Bullying

Monica Lewinsky Delivers TED Talk About Cyberbullying and ‘Culture of Humiliation’

Monica Lewinsky Delivers TED Talk About Cyberbullying and ‘Culture of Humiliation’

(h/t Latest.com) Monica Lewinsky has slowly been reemerging into public life almost 20 years after she was thrust into the national spotlight for a youthful fling with a man who happened to be the Commander-in-Chief.  Recently, she wrote an essay in Vanity Fair about how the Clinton scandal has prevented her from evening finding a job. She then spoke at a Forbes summit about cyberbullying.

Lewinsky has continued her cause by delivering a TED Talk Friday, highlighting the problem with public online shaming. “Public humiliation as a blood sport has to stop,” she said, calling attention to the threats of violence, misogynistic/sexualized humilation, and generally hateful shade cast over criticism online today*.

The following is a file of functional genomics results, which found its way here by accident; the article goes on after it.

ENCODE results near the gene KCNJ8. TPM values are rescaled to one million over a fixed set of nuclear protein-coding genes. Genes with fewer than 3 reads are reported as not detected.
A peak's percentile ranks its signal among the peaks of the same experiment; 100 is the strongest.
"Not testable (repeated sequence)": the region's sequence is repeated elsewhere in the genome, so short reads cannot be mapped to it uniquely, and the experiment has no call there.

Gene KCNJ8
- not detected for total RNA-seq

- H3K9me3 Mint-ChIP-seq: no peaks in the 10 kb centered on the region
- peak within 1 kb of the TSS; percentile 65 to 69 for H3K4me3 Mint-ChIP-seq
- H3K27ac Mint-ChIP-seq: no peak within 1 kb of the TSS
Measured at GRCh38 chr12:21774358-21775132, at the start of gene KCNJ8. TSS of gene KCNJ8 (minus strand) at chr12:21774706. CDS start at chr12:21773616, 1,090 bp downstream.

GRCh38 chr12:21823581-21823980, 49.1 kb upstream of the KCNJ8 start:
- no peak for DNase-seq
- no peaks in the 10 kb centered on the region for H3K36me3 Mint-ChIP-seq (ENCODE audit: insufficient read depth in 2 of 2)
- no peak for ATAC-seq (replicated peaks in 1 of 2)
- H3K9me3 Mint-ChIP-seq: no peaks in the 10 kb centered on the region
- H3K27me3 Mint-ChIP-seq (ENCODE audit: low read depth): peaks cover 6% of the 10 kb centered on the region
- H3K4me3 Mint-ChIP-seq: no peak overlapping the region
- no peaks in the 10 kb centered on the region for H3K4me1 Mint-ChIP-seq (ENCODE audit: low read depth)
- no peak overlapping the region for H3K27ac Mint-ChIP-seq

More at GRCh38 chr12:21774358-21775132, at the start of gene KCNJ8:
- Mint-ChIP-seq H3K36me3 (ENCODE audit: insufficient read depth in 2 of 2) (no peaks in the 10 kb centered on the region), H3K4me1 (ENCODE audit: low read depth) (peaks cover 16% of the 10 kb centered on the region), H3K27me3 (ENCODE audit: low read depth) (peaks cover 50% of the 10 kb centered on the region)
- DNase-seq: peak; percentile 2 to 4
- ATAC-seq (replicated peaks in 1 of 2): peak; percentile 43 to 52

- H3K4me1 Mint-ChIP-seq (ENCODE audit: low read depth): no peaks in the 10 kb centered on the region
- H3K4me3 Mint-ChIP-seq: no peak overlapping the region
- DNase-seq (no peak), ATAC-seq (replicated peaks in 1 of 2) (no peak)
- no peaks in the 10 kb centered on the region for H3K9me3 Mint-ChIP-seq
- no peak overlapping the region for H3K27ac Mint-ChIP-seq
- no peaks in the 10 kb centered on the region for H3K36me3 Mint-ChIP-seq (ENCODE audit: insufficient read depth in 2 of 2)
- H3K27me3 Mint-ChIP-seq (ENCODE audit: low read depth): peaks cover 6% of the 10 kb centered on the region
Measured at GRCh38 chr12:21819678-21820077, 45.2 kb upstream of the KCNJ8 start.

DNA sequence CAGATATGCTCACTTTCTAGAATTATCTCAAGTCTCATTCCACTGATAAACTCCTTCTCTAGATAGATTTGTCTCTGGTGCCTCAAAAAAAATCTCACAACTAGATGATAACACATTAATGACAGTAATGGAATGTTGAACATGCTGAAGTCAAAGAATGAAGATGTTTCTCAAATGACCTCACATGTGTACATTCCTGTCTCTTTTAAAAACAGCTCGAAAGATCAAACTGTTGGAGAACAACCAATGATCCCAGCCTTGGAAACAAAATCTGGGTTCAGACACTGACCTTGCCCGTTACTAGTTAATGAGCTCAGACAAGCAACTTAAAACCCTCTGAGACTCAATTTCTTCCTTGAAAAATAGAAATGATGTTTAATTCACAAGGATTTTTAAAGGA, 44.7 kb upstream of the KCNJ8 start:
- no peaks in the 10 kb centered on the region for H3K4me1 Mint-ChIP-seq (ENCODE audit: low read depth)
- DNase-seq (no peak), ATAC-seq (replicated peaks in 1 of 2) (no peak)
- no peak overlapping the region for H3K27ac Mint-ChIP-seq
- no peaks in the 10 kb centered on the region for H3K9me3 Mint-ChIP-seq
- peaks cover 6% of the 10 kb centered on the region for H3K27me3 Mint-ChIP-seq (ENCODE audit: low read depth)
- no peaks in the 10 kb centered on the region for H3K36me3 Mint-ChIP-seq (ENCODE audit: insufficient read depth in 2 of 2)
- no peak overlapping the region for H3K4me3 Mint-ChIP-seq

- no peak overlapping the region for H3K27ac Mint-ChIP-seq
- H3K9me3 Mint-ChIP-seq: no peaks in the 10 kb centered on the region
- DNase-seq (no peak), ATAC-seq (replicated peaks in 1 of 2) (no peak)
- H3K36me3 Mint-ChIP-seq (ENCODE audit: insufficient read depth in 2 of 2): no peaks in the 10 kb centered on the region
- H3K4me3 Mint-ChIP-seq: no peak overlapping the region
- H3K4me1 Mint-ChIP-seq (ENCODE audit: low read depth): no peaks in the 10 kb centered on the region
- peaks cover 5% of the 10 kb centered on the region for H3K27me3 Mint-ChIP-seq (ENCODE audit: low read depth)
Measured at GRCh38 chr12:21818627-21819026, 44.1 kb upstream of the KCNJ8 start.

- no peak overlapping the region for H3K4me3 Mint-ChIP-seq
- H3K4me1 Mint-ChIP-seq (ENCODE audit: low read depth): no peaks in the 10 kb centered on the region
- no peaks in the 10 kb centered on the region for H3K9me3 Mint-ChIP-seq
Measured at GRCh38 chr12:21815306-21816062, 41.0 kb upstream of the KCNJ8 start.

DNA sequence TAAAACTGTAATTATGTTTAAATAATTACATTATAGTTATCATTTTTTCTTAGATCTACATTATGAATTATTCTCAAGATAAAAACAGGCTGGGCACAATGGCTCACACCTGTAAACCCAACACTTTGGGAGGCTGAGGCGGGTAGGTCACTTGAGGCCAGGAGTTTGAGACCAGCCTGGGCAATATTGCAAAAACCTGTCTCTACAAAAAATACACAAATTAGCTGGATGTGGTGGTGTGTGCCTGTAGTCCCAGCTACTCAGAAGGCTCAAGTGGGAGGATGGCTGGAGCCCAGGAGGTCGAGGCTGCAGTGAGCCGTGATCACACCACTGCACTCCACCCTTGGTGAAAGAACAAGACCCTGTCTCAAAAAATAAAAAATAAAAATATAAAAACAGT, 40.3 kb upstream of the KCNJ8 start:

Still, while doing an excellent job speaking about this phenomenon (and with a perspective on public shaming unlike anyone else in the world), a solution doesn’t easily present itself.

“The efforts of tech companies to police abuse and trolling on their sites have often proved inadequate, and ignoring the issue does little to make it go away or to counter the pain sustained by victims,” according to Christian Science Monitor.

Which raises the central question of the discussion about bullying on- or off-line: Is the problem one of rules, regulations, and sites banning the trolls or do we have to find some way to get everyone to be nicer to one another?

One way the latter option could be enforced would be to no longer allow people to post comments or use certain social media platforms without using their real names. Nothing can stop people from criticizing each other (and we wouldn’t want that to happen, either), but folks are far less likely to make rape threats or use deliberately hurtful language when there name is attached. Also, seeing someone else’s name would be more of a reminder, as Lewinsky said, to consider that there is another human being on the other side of a “flame war.”

What do you think? What are ways you think parents, online proprietors, and everyday folk can combat the relentless and eternal bullying that happen online.

Front image via screengrab

*Except, in all seriousness, here at Latest.com. Our commenters get a little buckwild, but are the best online and rarely write anything despicable. 

Bullying